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Transforming and Interpreting History : on Donizetti's Tudor Trilogy / Katja Radoš-Perković.

By: Radoš-Perković, Katja.
Material type: materialTypeLabelArticlePublisher: 2016Description: 107-118.Subject(s): 6.03 | Italian librettos, Donizetti, English history eng In: English studies from archives to prospects. Volume 1. Literature and cultural studies str. 107-118Grgas, Stipe ; Klepač, Tihana ; Domines Veliki, MartinaSummary: 19th century Italian composer Gaetano Donizetti, composed several operas dealing with English 16th century queens, and the best among these are the three known today as the Tudor trilogy: Anna Bolena (1830), Maria Stuarda (1834) and Roberto Devereux (1837). The paper aims to present the work of Donizetti’s librettists, Felice Romani, Giuseppe Bardari and Salvadore Cammarano, in transforming historical facts and interpreting individual destinies of important English queens. Their solutions are mainly the result of the need to comply with Italian romantic opera poetics and of a very pronounced Anglophilia present in Italian culture since the mid 18th century. Some of the strategies applied by the librettists include simplifying the context and relying strongly on passions rather then logic or political interests in the shaping of characters, as well as serious diverging from historical facts.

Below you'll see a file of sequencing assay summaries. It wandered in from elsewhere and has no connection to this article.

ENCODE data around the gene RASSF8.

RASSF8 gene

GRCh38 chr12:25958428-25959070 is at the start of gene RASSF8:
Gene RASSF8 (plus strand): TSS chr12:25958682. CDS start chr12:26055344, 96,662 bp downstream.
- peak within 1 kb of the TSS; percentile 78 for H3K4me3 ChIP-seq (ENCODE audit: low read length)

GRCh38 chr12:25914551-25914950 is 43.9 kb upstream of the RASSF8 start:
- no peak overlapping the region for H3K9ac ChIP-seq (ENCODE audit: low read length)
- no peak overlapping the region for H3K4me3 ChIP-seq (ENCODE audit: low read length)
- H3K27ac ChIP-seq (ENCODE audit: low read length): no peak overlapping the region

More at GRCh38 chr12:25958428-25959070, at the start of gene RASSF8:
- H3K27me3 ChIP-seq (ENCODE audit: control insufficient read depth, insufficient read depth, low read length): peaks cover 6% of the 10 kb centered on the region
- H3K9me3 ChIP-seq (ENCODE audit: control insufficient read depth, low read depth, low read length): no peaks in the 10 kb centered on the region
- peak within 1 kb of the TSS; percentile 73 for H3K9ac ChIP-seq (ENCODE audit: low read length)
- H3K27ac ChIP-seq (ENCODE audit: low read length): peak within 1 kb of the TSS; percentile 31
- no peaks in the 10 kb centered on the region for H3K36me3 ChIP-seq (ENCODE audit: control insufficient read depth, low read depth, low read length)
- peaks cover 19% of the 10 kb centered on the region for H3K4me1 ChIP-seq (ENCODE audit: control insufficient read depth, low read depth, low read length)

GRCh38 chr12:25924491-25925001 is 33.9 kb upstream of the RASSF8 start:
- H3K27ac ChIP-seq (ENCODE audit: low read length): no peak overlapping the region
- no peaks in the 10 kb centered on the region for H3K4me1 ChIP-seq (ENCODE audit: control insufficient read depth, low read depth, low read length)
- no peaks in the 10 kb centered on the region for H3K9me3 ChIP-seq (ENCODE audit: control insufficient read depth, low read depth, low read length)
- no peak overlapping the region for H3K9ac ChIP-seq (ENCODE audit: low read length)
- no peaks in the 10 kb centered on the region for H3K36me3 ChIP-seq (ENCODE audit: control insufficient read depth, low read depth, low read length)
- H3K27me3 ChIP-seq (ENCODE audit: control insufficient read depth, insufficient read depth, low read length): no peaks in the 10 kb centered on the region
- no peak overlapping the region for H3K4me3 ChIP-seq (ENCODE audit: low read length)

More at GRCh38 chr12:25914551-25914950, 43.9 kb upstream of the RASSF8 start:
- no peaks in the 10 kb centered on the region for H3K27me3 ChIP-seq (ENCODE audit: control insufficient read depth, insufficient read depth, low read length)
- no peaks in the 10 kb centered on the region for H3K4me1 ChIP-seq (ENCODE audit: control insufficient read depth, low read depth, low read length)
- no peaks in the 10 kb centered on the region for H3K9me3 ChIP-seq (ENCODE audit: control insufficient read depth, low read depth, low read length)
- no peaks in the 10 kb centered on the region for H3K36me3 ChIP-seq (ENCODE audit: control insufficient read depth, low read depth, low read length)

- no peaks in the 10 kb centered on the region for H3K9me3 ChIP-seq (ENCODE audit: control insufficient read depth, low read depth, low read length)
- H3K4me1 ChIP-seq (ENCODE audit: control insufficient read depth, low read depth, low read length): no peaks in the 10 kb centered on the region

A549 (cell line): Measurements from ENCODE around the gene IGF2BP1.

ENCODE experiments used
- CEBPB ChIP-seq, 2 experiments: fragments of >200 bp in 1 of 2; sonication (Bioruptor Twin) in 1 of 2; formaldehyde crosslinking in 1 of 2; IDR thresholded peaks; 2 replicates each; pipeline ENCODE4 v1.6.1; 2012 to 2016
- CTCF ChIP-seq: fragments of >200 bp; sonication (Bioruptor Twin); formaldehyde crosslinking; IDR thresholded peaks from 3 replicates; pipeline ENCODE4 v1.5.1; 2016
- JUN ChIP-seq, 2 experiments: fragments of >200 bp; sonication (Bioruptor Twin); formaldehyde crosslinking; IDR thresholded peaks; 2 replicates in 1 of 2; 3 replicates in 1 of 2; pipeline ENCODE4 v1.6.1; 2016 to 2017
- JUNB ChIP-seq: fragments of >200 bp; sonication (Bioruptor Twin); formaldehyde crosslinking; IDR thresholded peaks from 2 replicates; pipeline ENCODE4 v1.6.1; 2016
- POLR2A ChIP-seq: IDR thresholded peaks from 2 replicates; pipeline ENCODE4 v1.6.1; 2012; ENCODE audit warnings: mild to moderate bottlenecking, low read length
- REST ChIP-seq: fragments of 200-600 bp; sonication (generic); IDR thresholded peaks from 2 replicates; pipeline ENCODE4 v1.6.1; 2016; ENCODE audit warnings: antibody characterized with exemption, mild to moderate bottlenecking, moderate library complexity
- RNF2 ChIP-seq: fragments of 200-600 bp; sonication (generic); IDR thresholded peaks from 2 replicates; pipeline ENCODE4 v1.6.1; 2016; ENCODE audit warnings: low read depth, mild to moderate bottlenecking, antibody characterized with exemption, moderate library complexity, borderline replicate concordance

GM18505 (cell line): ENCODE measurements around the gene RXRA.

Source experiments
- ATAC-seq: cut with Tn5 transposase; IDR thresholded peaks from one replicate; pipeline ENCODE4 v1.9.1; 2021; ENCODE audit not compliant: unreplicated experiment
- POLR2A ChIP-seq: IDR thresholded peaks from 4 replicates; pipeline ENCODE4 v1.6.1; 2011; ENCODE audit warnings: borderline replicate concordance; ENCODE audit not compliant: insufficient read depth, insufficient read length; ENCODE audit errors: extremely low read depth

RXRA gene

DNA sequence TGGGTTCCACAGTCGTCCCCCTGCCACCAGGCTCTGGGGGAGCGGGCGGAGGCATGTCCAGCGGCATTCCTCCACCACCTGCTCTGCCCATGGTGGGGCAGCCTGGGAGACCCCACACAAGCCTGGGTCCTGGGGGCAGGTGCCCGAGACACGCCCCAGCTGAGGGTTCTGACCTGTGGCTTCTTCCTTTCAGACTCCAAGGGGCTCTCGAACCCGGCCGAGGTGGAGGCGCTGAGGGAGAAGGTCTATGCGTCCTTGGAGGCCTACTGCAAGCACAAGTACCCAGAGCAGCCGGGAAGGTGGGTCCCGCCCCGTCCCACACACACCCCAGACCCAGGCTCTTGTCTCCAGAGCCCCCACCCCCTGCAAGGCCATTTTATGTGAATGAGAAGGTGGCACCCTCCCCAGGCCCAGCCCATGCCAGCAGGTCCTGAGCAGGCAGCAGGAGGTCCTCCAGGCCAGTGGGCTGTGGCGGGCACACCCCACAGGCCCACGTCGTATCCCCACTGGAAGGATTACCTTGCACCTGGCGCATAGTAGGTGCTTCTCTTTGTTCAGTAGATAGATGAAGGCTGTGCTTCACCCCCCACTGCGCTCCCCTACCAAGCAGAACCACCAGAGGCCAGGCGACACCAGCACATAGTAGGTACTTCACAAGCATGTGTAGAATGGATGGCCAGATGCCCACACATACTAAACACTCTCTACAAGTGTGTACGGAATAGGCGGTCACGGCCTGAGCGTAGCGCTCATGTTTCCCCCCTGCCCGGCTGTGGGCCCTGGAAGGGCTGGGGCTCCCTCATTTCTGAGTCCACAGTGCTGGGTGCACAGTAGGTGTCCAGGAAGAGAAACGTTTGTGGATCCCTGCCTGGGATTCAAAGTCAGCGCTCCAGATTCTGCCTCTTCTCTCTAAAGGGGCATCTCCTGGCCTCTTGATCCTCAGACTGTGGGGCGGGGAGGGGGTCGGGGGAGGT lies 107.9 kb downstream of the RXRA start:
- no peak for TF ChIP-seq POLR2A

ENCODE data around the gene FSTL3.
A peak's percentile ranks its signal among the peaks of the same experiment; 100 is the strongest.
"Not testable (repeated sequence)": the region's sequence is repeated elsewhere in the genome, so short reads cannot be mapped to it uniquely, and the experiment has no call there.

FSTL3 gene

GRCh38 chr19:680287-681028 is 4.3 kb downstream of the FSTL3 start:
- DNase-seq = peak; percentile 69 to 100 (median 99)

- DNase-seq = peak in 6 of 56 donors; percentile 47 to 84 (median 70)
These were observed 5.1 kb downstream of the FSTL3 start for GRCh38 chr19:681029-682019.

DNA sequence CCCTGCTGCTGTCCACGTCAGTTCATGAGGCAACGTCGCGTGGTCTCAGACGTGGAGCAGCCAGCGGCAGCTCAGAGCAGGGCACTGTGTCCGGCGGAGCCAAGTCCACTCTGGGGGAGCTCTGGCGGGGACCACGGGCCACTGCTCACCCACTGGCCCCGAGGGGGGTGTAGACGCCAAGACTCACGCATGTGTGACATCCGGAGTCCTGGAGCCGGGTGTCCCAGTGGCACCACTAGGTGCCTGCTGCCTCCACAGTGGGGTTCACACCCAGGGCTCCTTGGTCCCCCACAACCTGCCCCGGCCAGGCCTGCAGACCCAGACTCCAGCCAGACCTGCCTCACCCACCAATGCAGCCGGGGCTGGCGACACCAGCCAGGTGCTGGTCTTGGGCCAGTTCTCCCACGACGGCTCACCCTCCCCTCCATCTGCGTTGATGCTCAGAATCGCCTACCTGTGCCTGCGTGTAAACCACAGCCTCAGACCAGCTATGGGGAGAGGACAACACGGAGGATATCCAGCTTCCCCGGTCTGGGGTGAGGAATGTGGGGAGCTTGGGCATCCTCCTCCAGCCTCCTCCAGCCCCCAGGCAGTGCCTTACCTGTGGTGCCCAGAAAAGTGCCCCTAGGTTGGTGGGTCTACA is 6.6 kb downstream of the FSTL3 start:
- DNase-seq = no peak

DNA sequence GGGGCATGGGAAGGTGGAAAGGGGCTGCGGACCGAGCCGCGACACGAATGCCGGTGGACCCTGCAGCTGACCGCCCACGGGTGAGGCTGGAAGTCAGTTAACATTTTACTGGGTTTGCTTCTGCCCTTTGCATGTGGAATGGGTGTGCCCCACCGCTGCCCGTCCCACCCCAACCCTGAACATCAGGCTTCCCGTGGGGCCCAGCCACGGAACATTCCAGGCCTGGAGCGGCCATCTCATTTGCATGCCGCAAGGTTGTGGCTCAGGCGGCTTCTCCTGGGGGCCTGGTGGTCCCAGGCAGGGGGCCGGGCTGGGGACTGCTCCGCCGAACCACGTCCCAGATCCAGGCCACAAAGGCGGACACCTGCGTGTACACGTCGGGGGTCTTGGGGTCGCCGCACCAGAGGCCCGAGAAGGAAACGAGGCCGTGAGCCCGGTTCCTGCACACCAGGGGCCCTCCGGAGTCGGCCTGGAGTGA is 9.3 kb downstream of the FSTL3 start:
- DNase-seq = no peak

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19th century Italian composer Gaetano Donizetti, composed several operas dealing with English 16th century queens, and the best among these are the three known today as the Tudor trilogy: Anna Bolena (1830), Maria Stuarda (1834) and Roberto Devereux (1837). The paper aims to present the work of Donizetti’s librettists, Felice Romani, Giuseppe Bardari and Salvadore Cammarano, in transforming historical facts and interpreting individual destinies of important English queens. Their solutions are mainly the result of the need to comply with Italian romantic opera poetics and of a very pronounced Anglophilia present in Italian culture since the mid 18th century. Some of the strategies applied by the librettists include simplifying the context and relying strongly on passions rather then logic or political interests in the shaping of characters, as well as serious diverging from historical facts.

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